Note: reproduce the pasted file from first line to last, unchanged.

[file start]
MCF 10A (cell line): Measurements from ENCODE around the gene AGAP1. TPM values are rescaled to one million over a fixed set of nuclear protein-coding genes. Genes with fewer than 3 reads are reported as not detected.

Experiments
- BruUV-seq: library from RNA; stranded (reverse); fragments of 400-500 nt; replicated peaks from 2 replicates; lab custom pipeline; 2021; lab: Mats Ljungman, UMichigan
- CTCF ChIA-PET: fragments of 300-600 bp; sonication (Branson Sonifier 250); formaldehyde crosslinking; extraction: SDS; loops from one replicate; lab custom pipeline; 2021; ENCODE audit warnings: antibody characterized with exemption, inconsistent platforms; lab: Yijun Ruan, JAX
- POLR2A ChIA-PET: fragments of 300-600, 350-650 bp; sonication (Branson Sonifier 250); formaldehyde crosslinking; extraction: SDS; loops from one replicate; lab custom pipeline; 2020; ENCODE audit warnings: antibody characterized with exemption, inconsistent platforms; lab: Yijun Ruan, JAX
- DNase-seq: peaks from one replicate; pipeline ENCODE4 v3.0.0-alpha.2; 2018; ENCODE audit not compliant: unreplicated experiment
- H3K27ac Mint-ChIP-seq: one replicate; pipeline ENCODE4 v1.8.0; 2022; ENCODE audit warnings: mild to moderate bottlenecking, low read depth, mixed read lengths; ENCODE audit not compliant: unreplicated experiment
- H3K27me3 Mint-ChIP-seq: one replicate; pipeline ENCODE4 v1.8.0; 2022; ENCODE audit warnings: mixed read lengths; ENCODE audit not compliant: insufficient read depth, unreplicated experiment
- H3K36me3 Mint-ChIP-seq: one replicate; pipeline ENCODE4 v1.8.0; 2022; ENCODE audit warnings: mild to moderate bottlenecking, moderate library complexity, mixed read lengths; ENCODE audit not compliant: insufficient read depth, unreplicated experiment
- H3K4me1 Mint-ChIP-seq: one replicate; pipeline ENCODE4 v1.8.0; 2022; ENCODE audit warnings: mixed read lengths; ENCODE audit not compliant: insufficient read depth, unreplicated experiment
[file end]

MCF 10A (cell line): Measurements from ENCODE around the gene AGAP1. TPM values are rescaled to one million over a fixed set of nuclear protein-coding genes. Genes with fewer than 3 reads are reported as not detected.

Experiments
- BruUV-seq: library from RNA; stranded (reverse); fragments of 400-500 nt; replicated peaks from 2 replicates; lab custom pipeline; 2021; lab: Mats Ljungman, UMichigan
- CTCF ChIA-PET: fragments of 300-600 bp; sonication (Branson Sonifier 250); formaldehyde crosslinking; extraction: SDS; loops from one replicate; lab custom pipeline; 2021; ENCODE audit warnings: antibody characterized with exemption, inconsistent platforms; lab: Yijun Ruan, JAX
- POLR2A ChIA-PET: fragments of 300-600, 350-650 bp; sonication (Branson Sonifier 250); formaldehyde crosslinking; extraction: SDS; loops from one replicate; lab custom pipeline; 2020; ENCODE audit warnings: antibody characterized with exemption, inconsistent platforms; lab: Yijun Ruan, JAX
- DNase-seq: peaks from one replicate; pipeline ENCODE4 v3.0.0-alpha.2; 2018; ENCODE audit not compliant: unreplicated experiment
- H3K27ac Mint-ChIP-seq: one replicate; pipeline ENCODE4 v1.8.0; 2022; ENCODE audit warnings: mild to moderate bottlenecking, low read depth, mixed read lengths; ENCODE audit not compliant: unreplicated experiment
- H3K27me3 Mint-ChIP-seq: one replicate; pipeline ENCODE4 v1.8.0; 2022; ENCODE audit warnings: mixed read lengths; ENCODE audit not compliant: insufficient read depth, unreplicated experiment
- H3K36me3 Mint-ChIP-seq: one replicate; pipeline ENCODE4 v1.8.0; 2022; ENCODE audit warnings: mild to moderate bottlenecking, moderate library complexity, mixed read lengths; ENCODE audit not compliant: insufficient read depth, unreplicated experiment
- H3K4me1 Mint-ChIP-seq: one replicate; pipeline ENCODE4 v1.8.0; 2022; ENCODE audit warnings: mixed read lengths; ENCODE audit not compliant: insufficient read depth, unreplicated experiment